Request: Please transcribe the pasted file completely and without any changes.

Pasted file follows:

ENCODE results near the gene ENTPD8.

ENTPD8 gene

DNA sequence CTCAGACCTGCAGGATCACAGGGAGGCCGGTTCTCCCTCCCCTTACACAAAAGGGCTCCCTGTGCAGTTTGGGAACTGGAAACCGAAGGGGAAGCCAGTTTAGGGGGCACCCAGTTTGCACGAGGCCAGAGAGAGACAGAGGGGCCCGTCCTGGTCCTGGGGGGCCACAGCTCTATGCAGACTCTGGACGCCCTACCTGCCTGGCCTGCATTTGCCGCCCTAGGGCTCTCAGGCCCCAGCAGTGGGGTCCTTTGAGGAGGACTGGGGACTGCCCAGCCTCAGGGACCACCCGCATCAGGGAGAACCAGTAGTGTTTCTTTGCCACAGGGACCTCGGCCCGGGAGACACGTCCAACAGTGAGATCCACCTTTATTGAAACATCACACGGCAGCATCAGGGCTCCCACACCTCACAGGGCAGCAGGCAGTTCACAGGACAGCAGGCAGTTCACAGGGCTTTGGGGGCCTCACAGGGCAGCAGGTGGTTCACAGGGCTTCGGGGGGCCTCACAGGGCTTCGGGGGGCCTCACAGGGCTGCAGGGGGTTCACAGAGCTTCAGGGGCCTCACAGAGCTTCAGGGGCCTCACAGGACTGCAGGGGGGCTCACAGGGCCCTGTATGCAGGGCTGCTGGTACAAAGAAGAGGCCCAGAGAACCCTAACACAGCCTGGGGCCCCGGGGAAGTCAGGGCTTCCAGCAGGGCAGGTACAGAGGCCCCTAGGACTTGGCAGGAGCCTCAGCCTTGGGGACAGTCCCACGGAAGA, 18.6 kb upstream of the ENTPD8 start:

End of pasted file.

ENCODE results near the gene ENTPD8.

ENTPD8 gene

DNA sequence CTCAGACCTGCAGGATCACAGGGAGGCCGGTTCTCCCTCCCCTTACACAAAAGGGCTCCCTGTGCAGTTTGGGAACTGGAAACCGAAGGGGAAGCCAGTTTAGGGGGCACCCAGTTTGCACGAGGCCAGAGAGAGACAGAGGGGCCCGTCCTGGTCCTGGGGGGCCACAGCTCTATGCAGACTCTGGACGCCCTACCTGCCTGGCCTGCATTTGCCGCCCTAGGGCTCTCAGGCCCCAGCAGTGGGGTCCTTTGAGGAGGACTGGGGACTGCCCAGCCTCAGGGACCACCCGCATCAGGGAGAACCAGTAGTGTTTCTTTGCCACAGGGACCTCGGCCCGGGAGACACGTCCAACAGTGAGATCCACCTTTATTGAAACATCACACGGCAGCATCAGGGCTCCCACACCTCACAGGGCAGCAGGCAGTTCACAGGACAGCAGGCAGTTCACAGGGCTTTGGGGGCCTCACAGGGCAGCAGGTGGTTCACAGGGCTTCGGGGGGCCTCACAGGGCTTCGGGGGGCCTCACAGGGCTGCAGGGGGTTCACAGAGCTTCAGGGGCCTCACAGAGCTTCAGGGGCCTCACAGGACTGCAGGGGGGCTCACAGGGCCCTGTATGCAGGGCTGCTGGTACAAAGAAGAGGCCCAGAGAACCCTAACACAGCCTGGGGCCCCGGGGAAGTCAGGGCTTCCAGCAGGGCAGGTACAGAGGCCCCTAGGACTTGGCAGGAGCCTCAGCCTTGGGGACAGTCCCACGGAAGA, 18.6 kb upstream of the ENTPD8 start: